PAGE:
Brexit Bites, 2 October 2017

Oct 02, 2017

Last week saw the fourth round of Brexit negotiations conclude in Brussels with the EU warning that sufficient progress has not been made. In other developments, a draft resolution prepared by the European Parliament says a hard border will be difficult to avoid on the island of Ireland unless Northern Ireland remains in the Customs Union or Single Market, while the UK Prime Minister insists the UK are putting a plan in place in case no deal is reached in Brexit talks.

Any breakthrough?

Following the UK Prime Minister’s recent speech in Florence where she aimed to break the deadlock in the Brexit negotiations, the fourth round of negotiations were eagerly anticipated by both sides. Having concluded the latest round of talks last Thursday however, it would appear that less progress than was hoped was made. 

It’s reported that the divorce terms were worked through and some progress on citizens’ rights was reported. On the financial settlement, EU chief negotiator Michel Barnier said there had been a “useful” discussion but the UK have not come up with a number.  On Ireland progress was reported in some areas, while it’s understood there was some disagreement about the future role of the European Court of Justice in protecting citizens’ rights.

At the press conference following the talks, UK Brexit Secretary David Davis said he was more optimistic that progress could be made on the divorce bill, the rights of EU citizens and Northern Ireland.  Michel Barnier was more cautious.  He said: "We have had a constructive week, yes, but we are not yet there in terms of achieving sufficient progress. Further work is needed in the coming weeks and months."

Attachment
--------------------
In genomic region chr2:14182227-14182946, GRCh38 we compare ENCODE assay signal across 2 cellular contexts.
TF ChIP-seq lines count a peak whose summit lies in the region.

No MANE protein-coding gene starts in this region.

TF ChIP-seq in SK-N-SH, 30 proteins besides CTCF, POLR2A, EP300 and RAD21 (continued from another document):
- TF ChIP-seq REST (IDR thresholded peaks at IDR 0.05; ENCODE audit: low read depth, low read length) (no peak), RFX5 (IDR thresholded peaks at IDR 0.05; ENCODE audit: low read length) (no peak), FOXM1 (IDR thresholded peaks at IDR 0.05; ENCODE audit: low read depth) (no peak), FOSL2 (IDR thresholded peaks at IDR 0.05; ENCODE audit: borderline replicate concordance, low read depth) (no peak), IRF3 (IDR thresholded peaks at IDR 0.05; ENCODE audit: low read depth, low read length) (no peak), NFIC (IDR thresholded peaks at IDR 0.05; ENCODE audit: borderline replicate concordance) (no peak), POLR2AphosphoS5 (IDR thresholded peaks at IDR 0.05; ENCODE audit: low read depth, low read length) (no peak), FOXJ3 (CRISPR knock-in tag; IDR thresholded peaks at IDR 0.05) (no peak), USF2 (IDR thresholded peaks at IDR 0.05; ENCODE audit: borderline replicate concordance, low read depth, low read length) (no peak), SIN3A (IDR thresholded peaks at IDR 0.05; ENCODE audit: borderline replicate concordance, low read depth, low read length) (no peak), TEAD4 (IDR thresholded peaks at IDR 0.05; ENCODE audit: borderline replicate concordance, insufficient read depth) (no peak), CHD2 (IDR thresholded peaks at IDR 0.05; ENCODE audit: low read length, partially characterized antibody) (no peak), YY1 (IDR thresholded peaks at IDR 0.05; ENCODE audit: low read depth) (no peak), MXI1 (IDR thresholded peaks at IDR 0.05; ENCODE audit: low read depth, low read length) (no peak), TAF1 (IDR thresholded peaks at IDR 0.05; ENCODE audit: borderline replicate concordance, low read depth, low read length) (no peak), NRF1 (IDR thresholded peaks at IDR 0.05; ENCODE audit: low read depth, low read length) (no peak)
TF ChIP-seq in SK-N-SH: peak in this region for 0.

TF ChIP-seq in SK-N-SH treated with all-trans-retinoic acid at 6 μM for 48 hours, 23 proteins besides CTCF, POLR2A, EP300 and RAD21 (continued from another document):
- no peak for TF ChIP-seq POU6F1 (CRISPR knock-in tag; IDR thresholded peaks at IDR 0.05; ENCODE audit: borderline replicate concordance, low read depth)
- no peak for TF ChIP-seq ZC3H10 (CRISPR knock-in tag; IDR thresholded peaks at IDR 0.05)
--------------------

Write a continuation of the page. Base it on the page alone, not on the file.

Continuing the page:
The next round of talks will begin on 9 October and the EU summit will follow where an assessment of whether there has been enough ground covered in the talks to move on to the future trading relationship between the EU and the UK will take place. The UK will also hope to open discussions on the two year transitional period that Theresa May put forward in her speech. 

Border blues

The European Parliament have prepared a draft resolution which states that if there is to be no physical infrastructure on the border between the North and South of Ireland, Northern Ireland would have to remain in the Single Market and Customs Union.

With the support of all major political groups, MEPs have concluded that this is the best solution and will ensure that there is no border on the island of Ireland. 

This proposal would mean that customs checks would talk place at ports on the Irish Sea and would mean continued free movement on the island.  It is in direct contrast to the plans put forward by the UK for random spot checks and no physical infrastructure. 

The resolution will now be voted on by European Parliament. The Parliament does not have a role in the Brexit negotiations but does have to pass any agreement reached between the EU and the UK when the negotiations conclude.

Brexit Shorts

  • Theresa May says that the UK is putting a plan in place in case no deal is reached with EU.
  • Leo Varadkar tells Theresa May that Ireland will not accept physical infrastructure at border
  • Minister Simon Coveney says any transition period post Brexit could take four years.
  • No more having your cake and eating it, warns President of the EU Council

Read all of our Brexit updates on the dedicated Brexit section of our website.